Beowulf is an Old English heroic epic poem of unknown authorship, dating as recorded in the Nowell Codex manuscript from between the 8th[2][3] and the early 11th century,[4] set in Denmark and Sweden. Commonly cited as one of the most important works of Anglo-Saxon literature, Beowulf has been the subject of much scholarly study, theory, speculation, discourse, and, at 3182 lines, has been noted for its length. In the poem, Beowulf, a hero of the Geats, battles three antagonists: Grendel, who ha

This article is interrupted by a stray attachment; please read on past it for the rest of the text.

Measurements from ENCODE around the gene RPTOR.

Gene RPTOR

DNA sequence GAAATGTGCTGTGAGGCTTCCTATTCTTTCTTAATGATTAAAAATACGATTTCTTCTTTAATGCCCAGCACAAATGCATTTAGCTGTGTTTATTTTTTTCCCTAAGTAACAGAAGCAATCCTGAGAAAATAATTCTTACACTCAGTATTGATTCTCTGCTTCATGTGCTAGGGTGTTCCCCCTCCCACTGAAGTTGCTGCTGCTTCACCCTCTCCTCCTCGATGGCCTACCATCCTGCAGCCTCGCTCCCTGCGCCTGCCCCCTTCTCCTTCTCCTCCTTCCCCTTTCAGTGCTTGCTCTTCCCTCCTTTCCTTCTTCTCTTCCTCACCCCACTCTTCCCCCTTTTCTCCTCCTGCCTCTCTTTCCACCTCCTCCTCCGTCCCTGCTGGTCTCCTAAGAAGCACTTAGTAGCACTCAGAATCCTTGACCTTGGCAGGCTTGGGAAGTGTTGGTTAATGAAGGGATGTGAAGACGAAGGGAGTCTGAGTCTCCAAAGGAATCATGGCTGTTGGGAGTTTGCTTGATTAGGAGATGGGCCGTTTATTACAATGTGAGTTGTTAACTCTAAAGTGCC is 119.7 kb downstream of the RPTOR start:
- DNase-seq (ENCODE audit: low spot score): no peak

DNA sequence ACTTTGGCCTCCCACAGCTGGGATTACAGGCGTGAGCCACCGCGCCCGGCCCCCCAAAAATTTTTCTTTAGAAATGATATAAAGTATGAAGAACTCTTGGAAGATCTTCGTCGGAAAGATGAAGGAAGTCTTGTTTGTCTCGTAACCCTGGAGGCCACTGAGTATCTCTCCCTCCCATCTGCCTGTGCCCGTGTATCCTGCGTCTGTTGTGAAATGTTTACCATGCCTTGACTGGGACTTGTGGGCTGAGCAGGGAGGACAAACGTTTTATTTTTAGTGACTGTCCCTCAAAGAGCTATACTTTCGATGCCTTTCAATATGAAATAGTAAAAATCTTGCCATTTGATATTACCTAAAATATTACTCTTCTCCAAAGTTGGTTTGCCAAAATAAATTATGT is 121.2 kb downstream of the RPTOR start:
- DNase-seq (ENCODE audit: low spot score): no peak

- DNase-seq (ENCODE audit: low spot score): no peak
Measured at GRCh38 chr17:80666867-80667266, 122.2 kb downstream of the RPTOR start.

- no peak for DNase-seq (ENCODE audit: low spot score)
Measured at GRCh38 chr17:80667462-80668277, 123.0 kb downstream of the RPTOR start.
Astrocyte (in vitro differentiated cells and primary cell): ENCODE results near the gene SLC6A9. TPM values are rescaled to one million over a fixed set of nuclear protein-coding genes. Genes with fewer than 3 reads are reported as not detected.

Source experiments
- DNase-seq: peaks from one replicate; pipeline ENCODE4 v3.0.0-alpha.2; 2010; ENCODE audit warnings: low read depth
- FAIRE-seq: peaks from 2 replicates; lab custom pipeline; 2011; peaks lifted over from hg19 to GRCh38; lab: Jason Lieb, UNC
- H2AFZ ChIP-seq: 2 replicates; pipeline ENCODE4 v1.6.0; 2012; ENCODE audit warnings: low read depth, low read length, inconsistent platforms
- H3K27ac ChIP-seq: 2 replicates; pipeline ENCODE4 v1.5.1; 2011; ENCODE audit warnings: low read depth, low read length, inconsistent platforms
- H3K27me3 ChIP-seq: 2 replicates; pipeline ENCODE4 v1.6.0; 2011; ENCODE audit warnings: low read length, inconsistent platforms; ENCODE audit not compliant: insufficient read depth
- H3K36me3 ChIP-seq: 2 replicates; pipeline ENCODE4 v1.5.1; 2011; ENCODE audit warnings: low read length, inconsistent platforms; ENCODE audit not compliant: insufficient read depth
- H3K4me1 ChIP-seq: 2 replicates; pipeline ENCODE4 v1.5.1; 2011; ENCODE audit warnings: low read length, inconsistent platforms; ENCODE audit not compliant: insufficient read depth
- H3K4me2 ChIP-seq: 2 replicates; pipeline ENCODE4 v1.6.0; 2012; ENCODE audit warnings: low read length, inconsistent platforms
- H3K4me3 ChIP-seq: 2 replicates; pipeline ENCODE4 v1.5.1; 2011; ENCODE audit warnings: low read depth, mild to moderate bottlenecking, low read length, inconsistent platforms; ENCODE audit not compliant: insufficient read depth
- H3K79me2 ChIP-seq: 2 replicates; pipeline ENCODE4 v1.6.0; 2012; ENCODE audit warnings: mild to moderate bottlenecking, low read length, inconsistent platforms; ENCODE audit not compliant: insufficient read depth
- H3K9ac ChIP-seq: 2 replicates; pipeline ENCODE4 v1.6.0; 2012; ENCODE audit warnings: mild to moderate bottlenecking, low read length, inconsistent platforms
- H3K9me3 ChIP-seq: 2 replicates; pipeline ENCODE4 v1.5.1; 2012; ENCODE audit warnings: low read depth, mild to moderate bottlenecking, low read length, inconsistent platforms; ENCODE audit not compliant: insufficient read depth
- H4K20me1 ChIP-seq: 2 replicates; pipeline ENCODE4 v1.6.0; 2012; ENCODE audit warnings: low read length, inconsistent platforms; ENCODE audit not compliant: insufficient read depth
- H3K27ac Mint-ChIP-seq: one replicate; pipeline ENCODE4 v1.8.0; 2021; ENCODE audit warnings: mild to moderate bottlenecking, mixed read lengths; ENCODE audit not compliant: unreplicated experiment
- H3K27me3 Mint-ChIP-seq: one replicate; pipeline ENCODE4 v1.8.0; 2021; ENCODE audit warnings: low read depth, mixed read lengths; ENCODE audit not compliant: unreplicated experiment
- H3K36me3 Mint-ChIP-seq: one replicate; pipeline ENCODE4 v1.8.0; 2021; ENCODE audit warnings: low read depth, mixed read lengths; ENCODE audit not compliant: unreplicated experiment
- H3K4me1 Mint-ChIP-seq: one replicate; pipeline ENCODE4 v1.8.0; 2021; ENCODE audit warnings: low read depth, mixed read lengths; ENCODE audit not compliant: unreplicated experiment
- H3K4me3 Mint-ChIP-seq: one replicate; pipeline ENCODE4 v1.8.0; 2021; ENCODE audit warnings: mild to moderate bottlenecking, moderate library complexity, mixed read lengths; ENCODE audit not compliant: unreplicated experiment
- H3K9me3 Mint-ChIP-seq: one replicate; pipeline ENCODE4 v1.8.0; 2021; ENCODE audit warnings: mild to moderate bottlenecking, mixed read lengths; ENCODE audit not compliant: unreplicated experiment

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  Beowulf  is anOld English heroic epic poemof unknown authorship, dating as recorded in theNowell Codex manuscriptfrom between the 8th [2][3] and the early 11th century, [4] set inDenmarkandSweden. Commonly cited as one of the most important works of Anglo-Saxon literature, Beowulf  has been the subject of much scholarly study, theory,speculation, discourse, and, at 3182 lines, has been noted for its length.In the poem,Beowulf , a hero of theGeats, battles threeantagonists: Grendel, who has been attacking the resident warriors of amead hall  calledHeorotin Denmark;Grendel's mother; and an unnameddragon.  The last battle takes place later in life, after returning toGeatland (modern southern Sweden), where Beowulf has become king. In the finalbattle, Beowulf is fatally wounded. After his death his retainers bury himin atumulusin Geatland. The common English pronunciation of Beowulf is/ ˈ be ɪ . ɵ w ʊ lf/. InOld  Englishthe ēo in Bēowulf  was (probably) adiphthong, although itsphonetic value is disputed [5] (it is usually cited either as[ ˈ be ː o      ̯  w ʊ lf] [6]  or[ ˈ be ə ː w ʊ lf] Story  The mainprotagonist,Beowulf , a hero of theGeats, comes to the aid of  Hroðgar, the king of the Danes, whose great hall,Heorot, is plagued by the monsterGrendel. Beowulf kills both Grendel andGrendel's mother, the latter with a magical sword.Later in his life, Beowulf is himself king of the Geats, and finds his realmterrorized by adragonwhose treasure had been stolen from his hoard ina burial mound. He attacks the dragon with the help of his thegns , butthey do not succeed. Beowulf decides to follow the dragon into its lair, atEarnanæs, but only his young Swedish relativeWiglaf dares join him. Beowulf finally slays the dragon, but is mortally wounded. He is buried inatumulusby the sea. As an epic Beowulf is considered an epic poem in that the main character is a herowho travels great distances to prove his strength at impossible oddsagainst supernatural demons and beasts. The poet who composedBeowulf, while objective in telling the tale, nonetheless utilizes a certainstyle to maintain excitement and adventure within the story. Anelaborate history of characters and their lineages are spoken of, as wellas their interactions with each other, debts owed and repaid, and deedsof valor.  Historical background  The events described in the poem take place in the late 5th century,after theAnglo-Saxonshad begun migration and settlement in England,and before the beginning of the 7th century, a time when the Saxonswere either newly arrived or in close contact with their fellowGermanic kinsmenin Scandinavia andNorthern Germany. The poem could have been transmitted in England by people of Geatishsrcins. [8] It has beensuggested that Beowulf  was first composed in the 7th century atRendleshaminEast Anglia, [9] asSutton Hooalso shows closeconnections with Scandinavia, and also that the East Anglian royaldynasty, theWuffings, were descendants of theGeatish Wulfings. [10]  Others have associated this poem with the court of KingAlfred, or withthe court of KingCanute. [4] An approximation of the central regions of the tribes mentioned inBeowulf, and the approximate location of theAngles. For a moredetailed discussion on the fragmented political situation of Scandinaviaduring the 6th century, seeScandza. The poem deals withlegends, i.e., it was composed for entertainmentand does not separate between fictional elements and real historicevents, such as the raid by KingHygelacintoFrisia, ca. 516. Scholars generally agree that many of the personalities of  Beowulf  also appear inScandinavian sources, [11] but this does not only concern people (e.g.,Healfdene,Hroðgar,Halga,Hroðulf ,EadgilsandOhthere), but alsoclans  (e.g.,Scyldings,ScylfingsandWulfings) and some of the events (e.g., theBattle on the Ice of Lake Vänern). The Scandinavian sources arenotably Ynglinga saga , Gesta Danorum , Hrólfr Kraki's saga and the Latinsummary of the lost Skjöldunga saga . As far as Sweden is concerned,the dating of the events in the poem has been confirmed byarchaeological excavations of thebarrowsindicated bySnorri Sturluson  and by Swedish tradition as the graves of Ohthere(dated to c. 530) andhis sonEadgils(dated to c. 575) inUppland, Sweden. [12][13][14] In Denmark,recent archaeological excavations atLejre, where Scandinavian traditionlocated the seat of the Scyldings, i.e.,Heorot, have revealed that a hallwas built in the mid-6th century, exactly the time period of  Beowulf  . [15]   Three halls, each about 50 metres long, were found during theexcavation. [15]  The majority view appears to be that people such as KingHroðgarandtheScyldingsin Beowulf  are based on real people in 6th-centuryScandinavia. [16] Like the Finnsburg Fragment  and several shortersurviving poems, Beowulf  has consequently been used as a source of information about Scandinavian personalities such asEadgilsand  Hygelac, and about continental Germanic personalities such asOffa, king of the continentalAngles.19th-century archeological evidence may confirm elements of the Beowulf  story.Eadgilswas buried atUppsala, according toSnorri  Sturluson. When Eadgils' mound (to the left in the photo) was excavatedin 1874, the finds supported Beowulf  and the sagas. They showed that apowerful man was buried in a large barrow, c 575, on a bear skin withtwo dogs and rich grave offerings. These remains include aFrankish sword adorned with gold and garnets and ataflgame with Roman pawnsof ivory. He was dressed in a costly suit made of Frankish cloth withgolden threads, and he wore a belt with a costly buckle. There were fourcameos from the Middle East which were probably part of a casket. Thiswould have been a burial fitting a king who was famous for his wealth inOld Norse sources.Ongenþeow's barrow (to the right in the photo) hasnot been excavated. [12][13]